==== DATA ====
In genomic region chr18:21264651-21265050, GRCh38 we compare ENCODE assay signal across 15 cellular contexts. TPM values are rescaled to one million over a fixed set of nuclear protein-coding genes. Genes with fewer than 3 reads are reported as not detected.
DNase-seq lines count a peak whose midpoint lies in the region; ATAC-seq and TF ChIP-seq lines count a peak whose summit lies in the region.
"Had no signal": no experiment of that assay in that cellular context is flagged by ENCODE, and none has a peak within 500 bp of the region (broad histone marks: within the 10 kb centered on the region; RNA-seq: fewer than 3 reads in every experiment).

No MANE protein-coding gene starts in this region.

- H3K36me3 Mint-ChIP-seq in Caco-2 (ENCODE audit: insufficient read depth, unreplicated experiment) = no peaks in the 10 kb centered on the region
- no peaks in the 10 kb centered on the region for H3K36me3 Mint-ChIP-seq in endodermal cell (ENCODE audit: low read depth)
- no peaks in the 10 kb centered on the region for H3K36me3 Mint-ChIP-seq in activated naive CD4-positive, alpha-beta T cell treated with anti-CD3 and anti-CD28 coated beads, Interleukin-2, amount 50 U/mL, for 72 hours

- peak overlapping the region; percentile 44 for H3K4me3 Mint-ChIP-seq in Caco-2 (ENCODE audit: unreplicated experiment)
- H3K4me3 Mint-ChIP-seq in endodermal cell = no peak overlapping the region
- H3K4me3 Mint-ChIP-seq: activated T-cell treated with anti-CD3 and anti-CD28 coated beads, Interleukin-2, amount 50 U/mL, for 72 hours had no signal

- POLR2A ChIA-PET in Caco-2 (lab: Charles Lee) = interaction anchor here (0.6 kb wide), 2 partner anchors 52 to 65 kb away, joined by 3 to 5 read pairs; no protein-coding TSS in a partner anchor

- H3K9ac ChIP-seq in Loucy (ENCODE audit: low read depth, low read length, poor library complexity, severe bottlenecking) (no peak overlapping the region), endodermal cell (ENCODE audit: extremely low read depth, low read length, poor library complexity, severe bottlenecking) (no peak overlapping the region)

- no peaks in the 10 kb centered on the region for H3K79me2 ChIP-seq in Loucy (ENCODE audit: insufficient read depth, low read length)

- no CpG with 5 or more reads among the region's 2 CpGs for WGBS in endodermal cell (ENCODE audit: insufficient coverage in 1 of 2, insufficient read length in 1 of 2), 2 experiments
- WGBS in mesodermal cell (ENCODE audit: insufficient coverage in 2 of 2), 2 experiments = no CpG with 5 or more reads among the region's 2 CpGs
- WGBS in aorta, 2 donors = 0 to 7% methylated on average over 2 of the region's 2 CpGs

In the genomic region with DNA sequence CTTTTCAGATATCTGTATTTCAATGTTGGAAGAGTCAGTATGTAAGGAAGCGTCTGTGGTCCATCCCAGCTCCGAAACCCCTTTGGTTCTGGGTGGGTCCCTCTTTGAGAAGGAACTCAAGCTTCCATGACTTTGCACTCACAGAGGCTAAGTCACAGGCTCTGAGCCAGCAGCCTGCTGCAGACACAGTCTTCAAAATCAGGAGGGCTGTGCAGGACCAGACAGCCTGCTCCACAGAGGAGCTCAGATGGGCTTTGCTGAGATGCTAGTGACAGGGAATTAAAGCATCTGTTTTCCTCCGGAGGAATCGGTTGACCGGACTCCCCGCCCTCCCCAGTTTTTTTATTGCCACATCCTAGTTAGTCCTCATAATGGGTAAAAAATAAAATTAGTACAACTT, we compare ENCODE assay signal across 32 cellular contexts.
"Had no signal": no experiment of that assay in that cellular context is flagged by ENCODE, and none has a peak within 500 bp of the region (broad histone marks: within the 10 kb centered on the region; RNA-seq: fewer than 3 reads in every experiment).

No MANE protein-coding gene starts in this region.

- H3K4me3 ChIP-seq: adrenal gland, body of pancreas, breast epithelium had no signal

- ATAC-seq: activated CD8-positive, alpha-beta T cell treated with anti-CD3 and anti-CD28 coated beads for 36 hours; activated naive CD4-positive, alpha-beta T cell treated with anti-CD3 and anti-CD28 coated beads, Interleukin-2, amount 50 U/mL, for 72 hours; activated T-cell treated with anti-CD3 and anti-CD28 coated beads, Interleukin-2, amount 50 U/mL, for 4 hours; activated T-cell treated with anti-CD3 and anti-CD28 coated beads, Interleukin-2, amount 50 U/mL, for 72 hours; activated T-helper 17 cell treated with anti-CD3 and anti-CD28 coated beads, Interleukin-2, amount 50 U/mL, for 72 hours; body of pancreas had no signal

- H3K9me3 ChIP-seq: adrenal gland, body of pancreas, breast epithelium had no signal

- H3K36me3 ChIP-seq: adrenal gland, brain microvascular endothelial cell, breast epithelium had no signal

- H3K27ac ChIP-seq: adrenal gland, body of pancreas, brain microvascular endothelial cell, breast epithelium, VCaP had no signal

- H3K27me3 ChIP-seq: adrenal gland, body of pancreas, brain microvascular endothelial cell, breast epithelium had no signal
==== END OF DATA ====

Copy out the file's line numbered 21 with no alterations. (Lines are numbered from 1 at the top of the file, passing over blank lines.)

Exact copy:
- ATAC-seq: activated CD8-positive, alpha-beta T cell treated with anti-CD3 and anti-CD28 coated beads for 36 hours; activated naive CD4-positive, alpha-beta T cell treated with anti-CD3 and anti-CD28 coated beads, Interleukin-2, amount 50 U/mL, for 72 hours; activated T-cell treated with anti-CD3 and anti-CD28 coated beads, Interleukin-2, amount 50 U/mL, for 4 hours; activated T-cell treated with anti-CD3 and anti-CD28 coated beads, Interleukin-2, amount 50 U/mL, for 72 hours; activated T-helper 17 cell treated with anti-CD3 and anti-CD28 coated beads, Interleukin-2, amount 50 U/mL, for 72 hours; body of pancreas had no signal